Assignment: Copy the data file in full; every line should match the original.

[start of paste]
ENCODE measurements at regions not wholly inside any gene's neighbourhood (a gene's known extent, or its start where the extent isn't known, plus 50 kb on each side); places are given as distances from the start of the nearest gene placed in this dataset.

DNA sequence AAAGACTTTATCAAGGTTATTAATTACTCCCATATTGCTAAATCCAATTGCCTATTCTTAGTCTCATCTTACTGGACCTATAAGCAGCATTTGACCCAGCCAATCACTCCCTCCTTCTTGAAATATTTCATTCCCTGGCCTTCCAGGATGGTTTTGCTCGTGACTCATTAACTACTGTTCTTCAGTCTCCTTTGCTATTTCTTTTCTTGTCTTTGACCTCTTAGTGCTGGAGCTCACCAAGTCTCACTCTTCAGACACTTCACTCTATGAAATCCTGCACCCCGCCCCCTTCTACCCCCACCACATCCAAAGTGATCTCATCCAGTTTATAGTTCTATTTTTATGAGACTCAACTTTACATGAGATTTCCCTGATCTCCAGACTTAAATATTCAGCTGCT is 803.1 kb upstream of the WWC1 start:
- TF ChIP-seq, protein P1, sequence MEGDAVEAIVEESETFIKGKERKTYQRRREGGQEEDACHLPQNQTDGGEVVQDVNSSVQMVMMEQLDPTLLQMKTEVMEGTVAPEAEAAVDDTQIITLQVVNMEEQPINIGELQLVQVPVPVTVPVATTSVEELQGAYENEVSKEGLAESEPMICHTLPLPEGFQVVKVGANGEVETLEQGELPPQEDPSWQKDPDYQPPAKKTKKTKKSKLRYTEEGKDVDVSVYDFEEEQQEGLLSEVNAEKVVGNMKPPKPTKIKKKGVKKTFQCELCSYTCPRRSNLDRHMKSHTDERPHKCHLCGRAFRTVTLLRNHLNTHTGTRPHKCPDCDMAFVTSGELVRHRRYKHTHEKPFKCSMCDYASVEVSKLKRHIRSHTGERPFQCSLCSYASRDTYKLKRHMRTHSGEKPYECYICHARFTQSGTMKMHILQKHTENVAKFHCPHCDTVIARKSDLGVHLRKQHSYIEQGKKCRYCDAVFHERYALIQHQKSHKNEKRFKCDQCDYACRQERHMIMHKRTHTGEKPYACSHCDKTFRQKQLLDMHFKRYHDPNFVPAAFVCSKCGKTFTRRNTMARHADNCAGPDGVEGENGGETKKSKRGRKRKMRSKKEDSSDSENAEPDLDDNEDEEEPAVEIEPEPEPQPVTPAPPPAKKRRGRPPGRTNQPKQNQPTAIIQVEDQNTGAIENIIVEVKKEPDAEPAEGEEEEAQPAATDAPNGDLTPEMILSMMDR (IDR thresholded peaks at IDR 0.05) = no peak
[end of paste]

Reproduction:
ENCODE measurements at regions not wholly inside any gene's neighbourhood (a gene's known extent, or its start where the extent isn't known, plus 50 kb on each side); places are given as distances from the start of the nearest gene placed in this dataset.

DNA sequence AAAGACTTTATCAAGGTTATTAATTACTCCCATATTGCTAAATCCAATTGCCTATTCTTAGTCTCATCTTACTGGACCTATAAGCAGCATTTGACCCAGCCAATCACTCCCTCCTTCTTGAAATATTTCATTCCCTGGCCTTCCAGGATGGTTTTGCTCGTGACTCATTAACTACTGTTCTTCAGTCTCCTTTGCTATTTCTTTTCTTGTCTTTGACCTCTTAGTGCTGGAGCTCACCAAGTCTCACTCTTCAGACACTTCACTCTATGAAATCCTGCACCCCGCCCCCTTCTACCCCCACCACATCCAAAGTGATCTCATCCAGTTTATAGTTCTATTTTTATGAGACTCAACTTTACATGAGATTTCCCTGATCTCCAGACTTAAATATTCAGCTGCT is 803.1 kb upstream of the WWC1 start:
- TF ChIP-seq, protein P1, sequence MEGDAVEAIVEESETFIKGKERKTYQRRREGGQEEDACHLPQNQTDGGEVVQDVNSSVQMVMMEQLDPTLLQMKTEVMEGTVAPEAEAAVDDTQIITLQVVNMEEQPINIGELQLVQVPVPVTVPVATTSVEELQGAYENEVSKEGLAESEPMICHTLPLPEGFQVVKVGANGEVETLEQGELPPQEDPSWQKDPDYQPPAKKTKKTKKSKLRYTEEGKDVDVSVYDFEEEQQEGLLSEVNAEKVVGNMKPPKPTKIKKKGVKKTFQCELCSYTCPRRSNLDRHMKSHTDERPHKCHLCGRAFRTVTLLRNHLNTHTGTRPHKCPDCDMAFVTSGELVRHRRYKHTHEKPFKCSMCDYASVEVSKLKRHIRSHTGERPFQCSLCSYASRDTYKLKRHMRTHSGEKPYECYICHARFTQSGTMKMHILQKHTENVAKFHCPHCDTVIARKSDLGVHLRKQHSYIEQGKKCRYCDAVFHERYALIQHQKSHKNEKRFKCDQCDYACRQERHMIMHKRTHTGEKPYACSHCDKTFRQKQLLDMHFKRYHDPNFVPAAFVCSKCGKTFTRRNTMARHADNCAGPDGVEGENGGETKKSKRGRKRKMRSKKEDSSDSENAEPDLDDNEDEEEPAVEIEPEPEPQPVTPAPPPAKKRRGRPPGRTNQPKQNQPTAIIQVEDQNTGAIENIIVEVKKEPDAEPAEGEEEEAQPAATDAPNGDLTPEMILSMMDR (IDR thresholded peaks at IDR 0.05) = no peak